“Further to that the investor employing ten local employees shall also be entitled to employ one non-citizen employee,” the Attorney General said. “It is proposed to amend section 22 of the Act to enable the Minister to make regulations which shall regulate the manner and processes of issuing work permits and incentives to investors,” he stated. Other laws under the Bill whose provisions are proposed to be amended include the Electronic and Postal Communications Act, the National Council for Technical Education Act and the Tanzania Extractive Industries (Transparency and Accountability) Act.

Other laws are the Tanzania Posts Corporation Act, the Universal Communications Service Access Act, the Vocational Education and Training Act and the Workers Compensation Act. Presenting views of the Constitution and Legal Affairs Committee, Chairperson Najma Murtaza Giga, said that the government should ensure the engagements of all stakeholders involved in the law, which is intended to be amended or enacted with the aim of presenting to Parliament inclusive ideas.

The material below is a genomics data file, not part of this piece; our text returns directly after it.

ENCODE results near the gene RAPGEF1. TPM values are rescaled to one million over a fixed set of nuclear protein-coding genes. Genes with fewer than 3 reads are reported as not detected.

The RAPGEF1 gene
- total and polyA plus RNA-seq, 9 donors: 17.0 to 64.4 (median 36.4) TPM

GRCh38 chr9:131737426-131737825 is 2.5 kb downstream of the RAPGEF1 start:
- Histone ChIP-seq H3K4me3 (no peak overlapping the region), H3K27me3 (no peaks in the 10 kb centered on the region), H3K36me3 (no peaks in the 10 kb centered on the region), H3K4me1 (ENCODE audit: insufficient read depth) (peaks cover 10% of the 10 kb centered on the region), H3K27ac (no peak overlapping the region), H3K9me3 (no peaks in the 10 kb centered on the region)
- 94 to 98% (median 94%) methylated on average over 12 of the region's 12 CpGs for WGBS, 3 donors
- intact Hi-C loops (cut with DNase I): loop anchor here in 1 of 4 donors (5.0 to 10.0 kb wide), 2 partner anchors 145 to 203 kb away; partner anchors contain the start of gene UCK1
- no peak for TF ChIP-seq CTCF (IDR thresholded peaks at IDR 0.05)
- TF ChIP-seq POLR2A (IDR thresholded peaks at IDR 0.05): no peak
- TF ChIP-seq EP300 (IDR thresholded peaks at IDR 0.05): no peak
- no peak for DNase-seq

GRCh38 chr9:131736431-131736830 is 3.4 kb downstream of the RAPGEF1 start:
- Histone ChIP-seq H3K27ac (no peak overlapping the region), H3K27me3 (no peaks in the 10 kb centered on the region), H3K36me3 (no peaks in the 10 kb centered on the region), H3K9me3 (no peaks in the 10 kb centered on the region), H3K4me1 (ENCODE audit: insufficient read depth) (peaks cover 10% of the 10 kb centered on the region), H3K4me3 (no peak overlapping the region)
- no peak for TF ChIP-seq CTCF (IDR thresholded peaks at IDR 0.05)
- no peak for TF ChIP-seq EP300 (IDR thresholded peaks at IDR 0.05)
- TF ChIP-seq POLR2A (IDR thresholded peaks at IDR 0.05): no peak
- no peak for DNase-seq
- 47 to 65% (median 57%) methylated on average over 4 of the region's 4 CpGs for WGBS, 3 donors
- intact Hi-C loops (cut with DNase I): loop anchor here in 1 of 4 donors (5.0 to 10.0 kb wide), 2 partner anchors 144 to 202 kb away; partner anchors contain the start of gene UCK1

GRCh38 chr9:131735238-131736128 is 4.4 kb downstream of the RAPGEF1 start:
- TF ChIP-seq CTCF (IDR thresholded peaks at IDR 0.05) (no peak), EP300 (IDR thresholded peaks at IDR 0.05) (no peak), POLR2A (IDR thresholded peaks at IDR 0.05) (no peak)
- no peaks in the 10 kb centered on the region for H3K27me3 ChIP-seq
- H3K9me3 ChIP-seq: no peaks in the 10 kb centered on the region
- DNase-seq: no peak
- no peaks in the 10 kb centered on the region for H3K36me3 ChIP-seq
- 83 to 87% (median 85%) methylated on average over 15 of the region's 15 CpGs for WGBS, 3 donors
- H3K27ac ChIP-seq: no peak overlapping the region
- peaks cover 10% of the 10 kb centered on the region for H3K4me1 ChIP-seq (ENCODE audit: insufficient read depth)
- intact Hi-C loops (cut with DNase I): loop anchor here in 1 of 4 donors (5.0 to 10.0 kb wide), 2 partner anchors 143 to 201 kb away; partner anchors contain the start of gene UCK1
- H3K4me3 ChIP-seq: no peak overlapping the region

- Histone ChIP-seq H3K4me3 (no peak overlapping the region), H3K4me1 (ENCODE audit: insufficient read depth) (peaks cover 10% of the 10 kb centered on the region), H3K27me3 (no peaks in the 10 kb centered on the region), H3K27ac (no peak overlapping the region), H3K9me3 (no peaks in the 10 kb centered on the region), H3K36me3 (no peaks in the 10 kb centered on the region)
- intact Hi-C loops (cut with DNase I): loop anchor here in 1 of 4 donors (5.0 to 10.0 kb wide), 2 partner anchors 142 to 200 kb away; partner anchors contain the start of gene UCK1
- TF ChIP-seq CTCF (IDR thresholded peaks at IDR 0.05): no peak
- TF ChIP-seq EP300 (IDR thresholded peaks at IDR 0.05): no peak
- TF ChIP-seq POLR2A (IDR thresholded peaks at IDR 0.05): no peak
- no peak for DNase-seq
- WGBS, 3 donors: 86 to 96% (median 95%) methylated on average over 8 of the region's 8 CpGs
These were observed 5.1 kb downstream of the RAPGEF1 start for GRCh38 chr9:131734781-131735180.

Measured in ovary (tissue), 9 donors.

“This will eliminate stakeholders’ complaints about non-participation during the preparation of Government Bills and thus avoid unnecessary contradictions during the implementation of these Acts,” the Chairperson, who is also a Member of Parliament under Special Seats (CCM), said. The Chairperson also noted that the government should ensure that the penalties and levies proposed in the Bills presented to the Parliament should be of realistic standards reflecting the real situation of the people and take into account the context of its implementation.

“The Committee’s view is that, if these principles are not adhered to, it could create a conflicting environment between the Parliament and its citizens and also, such consideration would avoid unnecessary contradictions during the analysis and implementation of these laws,” she said.